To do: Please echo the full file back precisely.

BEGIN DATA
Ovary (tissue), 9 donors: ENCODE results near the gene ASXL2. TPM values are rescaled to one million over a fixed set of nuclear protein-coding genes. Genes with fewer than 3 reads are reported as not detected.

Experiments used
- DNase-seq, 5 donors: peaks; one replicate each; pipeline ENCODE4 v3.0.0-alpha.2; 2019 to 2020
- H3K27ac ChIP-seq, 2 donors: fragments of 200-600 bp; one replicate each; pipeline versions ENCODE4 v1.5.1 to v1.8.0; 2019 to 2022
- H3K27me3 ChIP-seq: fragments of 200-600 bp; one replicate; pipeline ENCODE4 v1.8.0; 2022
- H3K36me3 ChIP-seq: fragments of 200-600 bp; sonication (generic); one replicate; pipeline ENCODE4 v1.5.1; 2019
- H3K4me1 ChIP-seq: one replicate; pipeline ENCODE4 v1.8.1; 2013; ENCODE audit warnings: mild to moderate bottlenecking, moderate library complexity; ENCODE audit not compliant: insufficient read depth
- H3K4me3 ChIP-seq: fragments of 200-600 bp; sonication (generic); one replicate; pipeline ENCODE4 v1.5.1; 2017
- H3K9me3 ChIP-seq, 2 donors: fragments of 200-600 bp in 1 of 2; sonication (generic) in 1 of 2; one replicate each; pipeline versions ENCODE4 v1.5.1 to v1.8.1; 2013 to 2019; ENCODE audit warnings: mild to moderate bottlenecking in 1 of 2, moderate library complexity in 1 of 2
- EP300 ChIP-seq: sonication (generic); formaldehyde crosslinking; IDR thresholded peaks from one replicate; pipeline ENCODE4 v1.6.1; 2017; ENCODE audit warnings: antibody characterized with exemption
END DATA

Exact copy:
Ovary (tissue), 9 donors: ENCODE results near the gene ASXL2. TPM values are rescaled to one million over a fixed set of nuclear protein-coding genes. Genes with fewer than 3 reads are reported as not detected.

Experiments used
- DNase-seq, 5 donors: peaks; one replicate each; pipeline ENCODE4 v3.0.0-alpha.2; 2019 to 2020
- H3K27ac ChIP-seq, 2 donors: fragments of 200-600 bp; one replicate each; pipeline versions ENCODE4 v1.5.1 to v1.8.0; 2019 to 2022
- H3K27me3 ChIP-seq: fragments of 200-600 bp; one replicate; pipeline ENCODE4 v1.8.0; 2022
- H3K36me3 ChIP-seq: fragments of 200-600 bp; sonication (generic); one replicate; pipeline ENCODE4 v1.5.1; 2019
- H3K4me1 ChIP-seq: one replicate; pipeline ENCODE4 v1.8.1; 2013; ENCODE audit warnings: mild to moderate bottlenecking, moderate library complexity; ENCODE audit not compliant: insufficient read depth
- H3K4me3 ChIP-seq: fragments of 200-600 bp; sonication (generic); one replicate; pipeline ENCODE4 v1.5.1; 2017
- H3K9me3 ChIP-seq, 2 donors: fragments of 200-600 bp in 1 of 2; sonication (generic) in 1 of 2; one replicate each; pipeline versions ENCODE4 v1.5.1 to v1.8.1; 2013 to 2019; ENCODE audit warnings: mild to moderate bottlenecking in 1 of 2, moderate library complexity in 1 of 2
- EP300 ChIP-seq: sonication (generic); formaldehyde crosslinking; IDR thresholded peaks from one replicate; pipeline ENCODE4 v1.6.1; 2017; ENCODE audit warnings: antibody characterized with exemption